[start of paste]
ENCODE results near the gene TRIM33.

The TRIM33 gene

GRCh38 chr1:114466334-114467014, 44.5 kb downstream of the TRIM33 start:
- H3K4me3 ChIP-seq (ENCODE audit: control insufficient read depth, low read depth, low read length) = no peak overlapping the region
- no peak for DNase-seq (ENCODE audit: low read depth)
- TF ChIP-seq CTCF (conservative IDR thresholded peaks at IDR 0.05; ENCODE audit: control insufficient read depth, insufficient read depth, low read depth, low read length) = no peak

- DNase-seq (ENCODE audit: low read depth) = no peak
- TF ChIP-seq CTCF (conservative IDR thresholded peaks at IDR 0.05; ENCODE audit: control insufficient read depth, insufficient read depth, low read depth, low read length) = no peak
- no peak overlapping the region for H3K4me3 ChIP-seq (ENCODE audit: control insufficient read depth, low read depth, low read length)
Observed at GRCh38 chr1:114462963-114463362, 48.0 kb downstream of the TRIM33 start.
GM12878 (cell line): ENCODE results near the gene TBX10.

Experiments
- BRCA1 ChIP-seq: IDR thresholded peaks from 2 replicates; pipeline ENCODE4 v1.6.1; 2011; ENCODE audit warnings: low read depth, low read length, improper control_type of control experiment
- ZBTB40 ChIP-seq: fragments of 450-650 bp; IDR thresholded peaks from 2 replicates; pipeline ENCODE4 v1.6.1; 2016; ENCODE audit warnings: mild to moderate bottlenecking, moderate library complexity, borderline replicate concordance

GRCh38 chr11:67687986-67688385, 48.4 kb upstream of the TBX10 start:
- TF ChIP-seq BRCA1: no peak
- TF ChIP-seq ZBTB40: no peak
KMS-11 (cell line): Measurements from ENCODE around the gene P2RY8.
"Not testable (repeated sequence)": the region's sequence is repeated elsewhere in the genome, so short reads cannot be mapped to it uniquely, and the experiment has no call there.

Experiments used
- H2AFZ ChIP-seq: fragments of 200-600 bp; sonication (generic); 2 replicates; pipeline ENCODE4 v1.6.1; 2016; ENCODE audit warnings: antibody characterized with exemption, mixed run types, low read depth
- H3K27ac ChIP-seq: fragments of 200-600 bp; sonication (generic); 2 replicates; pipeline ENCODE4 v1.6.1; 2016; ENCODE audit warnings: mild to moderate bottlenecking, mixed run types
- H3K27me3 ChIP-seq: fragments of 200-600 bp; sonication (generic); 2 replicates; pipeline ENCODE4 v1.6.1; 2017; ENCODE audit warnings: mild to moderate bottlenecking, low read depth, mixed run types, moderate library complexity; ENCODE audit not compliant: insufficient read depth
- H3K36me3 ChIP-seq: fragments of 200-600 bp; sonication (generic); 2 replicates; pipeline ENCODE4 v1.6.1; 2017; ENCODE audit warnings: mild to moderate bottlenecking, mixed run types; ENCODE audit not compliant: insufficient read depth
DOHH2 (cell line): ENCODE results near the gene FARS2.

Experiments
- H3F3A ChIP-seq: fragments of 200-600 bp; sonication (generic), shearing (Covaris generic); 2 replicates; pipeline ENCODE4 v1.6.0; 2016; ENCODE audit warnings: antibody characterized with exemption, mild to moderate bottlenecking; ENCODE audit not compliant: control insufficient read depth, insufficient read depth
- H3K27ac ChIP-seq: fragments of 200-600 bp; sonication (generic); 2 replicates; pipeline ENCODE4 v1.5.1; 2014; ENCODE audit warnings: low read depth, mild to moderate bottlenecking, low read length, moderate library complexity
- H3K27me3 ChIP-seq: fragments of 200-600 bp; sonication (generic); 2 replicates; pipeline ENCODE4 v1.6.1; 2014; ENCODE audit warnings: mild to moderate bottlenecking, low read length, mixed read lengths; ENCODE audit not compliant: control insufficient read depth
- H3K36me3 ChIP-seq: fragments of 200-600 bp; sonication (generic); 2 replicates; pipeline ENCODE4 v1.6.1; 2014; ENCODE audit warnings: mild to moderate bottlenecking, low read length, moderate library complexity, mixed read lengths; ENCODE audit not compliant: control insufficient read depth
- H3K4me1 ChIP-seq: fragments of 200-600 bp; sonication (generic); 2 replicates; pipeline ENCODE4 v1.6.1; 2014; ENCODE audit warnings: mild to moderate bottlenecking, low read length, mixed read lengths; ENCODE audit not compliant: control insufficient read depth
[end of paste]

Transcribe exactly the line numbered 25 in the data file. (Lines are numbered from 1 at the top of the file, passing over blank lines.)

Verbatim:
DOHH2 (cell line): ENCODE results near the gene FARS2.